Association between birth in the stroke belt and late-life cognition with assessment of socioeconomic and cardiovascular risk factors: The Study of Healthy Aging in African Americans (STAR)

Kristen M. George, Rachel L. Peterson, Paola Gilsanz, Lisa L. Barnes, Elizabeth Rose Mayeda, M. Maria Glymour, Dan M. Mungas, Charles S. DeCarli, Rachel A. Whitmer

Research output: Contribution to journalArticlepeer-review

Abstract

Background: The Southeastern U.S. (“Stroke Belt”) is known for high rates of cardiovascular diseases and cognitive impairment. Due to the high proportion of Black Americans born in the Stroke Belt and their elevated risk of cognitive impairment, we examined the relationship of birth in a Stroke Belt state with late-life cognition in The Study of Healthy Aging in African Americans (STAR). Method: STAR evaluated cognition in African Americans (N=764) ages 50+ who were long-term Kaiser Permanente Northern California members. Participants completed Multiphasic Health Check-ups (1964-1985) at which early adulthood cardiovascular risk factors (CVRF) of body mass index, blood pressure, glucose, and total cholesterol were measured. At STAR wave 1 (2018), participants self-reported birth state (all participants resided in northern California by the 1980s), childhood and young adulthood socioeconomic status (SES), and completed cognitive assessments using the Spanish and English Neuropsychological Assessment Scales (SENAS). We used linear regression to estimate the association between Stroke Belt birth state with cognition adjusting for birth year, gender, and parental education and evaluating SES and CVRF as potential mediators. Result: After exclusions for missing data, 27% (n=197) of 728 participants were born in a Stroke Belt state and mean age at cognitive assessment was 69 years (SD=9). Birth in a Stroke Belt state was associated with worse late-life executive function (β(95% CI): -0.18(-0.33, -0.02)) and semantic memory (β(95% CI): -0.37(-0.53, -0.21)), but not verbal episodic memory, compared to individuals born elsewhere. Having 2+ SES risk factors (β(95% CI): -0.77(-0.97, -0.56)) or 2+ CVRF (β(95% CI): -0.20(-0.37, -0.03)) was associated with significantly worse executive function compared to having no SES or cardiovascular risk factors, respectively. Additionally, having 2+ SES risk factors (β(95% CI): -0.64(-0.85, -0.43)) was associated with worse semantic memory. Associations of birth in a Stroke Belt state with executive function (β(95% CI): -0.07(-0.23, 0.08)) and semantic memory (β(95% CI): -0.30(-0.47, -0.14)) were attenuated after adjusting for SES and cardiovascular risk factors simultaneously (as well as individually). Conclusion: Birth in a Stroke Belt state has lasting influence on cognitive function that is only partially mediated by childhood and early adulthood SES and cardiovascular risk factors.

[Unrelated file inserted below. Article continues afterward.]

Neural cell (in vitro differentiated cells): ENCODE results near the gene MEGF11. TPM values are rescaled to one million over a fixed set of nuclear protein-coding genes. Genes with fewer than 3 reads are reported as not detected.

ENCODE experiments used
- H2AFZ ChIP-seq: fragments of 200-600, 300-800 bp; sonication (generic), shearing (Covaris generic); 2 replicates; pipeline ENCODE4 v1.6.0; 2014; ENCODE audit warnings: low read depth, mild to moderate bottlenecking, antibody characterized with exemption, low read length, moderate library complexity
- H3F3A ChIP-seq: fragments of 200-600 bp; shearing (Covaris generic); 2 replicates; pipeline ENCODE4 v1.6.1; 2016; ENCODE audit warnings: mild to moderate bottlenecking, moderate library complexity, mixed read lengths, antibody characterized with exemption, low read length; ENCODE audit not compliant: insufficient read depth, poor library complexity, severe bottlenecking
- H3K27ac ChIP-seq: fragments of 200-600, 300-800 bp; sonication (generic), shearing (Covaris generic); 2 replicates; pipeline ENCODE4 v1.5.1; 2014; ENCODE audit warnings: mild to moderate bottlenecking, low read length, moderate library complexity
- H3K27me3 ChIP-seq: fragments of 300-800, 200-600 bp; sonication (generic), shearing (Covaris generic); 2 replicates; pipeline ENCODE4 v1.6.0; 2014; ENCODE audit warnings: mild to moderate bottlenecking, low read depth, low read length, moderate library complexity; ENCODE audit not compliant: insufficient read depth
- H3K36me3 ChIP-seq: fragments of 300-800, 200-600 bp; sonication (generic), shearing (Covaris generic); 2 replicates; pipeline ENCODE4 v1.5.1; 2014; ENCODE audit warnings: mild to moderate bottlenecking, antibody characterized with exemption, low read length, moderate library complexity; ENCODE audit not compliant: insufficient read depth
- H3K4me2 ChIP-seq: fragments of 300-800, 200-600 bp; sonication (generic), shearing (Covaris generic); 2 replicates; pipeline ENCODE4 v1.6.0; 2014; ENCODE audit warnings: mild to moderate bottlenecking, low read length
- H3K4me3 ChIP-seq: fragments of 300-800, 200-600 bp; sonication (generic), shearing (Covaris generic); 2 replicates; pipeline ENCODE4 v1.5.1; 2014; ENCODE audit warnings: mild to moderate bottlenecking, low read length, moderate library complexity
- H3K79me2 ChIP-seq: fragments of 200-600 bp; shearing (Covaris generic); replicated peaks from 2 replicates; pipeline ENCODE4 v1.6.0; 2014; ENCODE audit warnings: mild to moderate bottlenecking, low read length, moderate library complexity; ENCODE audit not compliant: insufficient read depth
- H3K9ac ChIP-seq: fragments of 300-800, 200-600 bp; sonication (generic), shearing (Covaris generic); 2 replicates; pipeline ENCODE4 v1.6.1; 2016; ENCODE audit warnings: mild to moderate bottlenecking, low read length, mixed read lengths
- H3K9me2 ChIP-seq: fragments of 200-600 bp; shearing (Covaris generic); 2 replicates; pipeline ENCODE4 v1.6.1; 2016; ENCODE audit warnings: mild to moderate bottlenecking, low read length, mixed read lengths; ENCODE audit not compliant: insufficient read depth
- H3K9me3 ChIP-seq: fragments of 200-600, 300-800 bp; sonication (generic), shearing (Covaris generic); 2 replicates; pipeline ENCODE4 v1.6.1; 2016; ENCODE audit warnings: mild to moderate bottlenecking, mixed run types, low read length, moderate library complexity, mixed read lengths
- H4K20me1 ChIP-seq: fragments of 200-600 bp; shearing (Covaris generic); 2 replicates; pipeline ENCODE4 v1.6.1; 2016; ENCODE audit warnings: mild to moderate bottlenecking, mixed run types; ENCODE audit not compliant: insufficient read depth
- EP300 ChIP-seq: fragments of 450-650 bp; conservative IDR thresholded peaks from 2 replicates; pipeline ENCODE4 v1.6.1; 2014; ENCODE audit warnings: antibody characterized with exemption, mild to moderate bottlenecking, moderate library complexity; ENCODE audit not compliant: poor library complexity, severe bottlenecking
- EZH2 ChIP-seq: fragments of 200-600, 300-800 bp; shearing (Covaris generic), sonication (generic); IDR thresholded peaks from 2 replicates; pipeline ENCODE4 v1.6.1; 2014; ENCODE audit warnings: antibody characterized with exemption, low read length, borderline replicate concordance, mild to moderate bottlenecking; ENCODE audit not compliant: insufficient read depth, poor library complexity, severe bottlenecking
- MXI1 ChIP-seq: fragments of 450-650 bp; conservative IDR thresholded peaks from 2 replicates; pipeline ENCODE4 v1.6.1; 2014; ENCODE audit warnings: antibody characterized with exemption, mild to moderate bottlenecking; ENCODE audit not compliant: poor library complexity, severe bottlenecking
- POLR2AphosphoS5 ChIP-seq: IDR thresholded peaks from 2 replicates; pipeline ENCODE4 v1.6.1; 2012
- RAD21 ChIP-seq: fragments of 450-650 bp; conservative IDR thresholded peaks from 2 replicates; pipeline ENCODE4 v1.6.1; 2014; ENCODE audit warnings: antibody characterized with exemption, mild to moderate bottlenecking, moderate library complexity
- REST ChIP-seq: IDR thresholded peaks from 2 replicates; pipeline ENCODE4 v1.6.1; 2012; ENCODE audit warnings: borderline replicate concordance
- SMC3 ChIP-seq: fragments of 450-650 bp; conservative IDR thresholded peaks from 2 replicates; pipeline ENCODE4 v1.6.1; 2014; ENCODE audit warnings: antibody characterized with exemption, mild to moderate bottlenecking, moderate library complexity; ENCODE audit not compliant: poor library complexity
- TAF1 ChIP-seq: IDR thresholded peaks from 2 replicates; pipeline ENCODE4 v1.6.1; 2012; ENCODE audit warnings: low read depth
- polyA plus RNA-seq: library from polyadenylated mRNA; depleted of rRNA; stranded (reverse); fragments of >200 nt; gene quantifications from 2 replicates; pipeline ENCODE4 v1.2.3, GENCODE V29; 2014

Original languageEnglish (US)
Article numbere055715
JournalAlzheimer's and Dementia
Volume17
Issue numberS10
DOIs
StatePublished - Dec 2021

ASJC Scopus subject areas

  • Epidemiology
  • Health Policy
  • Developmental Neuroscience
  • Clinical Neurology
  • Geriatrics and Gerontology
  • Psychiatry and Mental health
  • Cellular and Molecular Neuroscience

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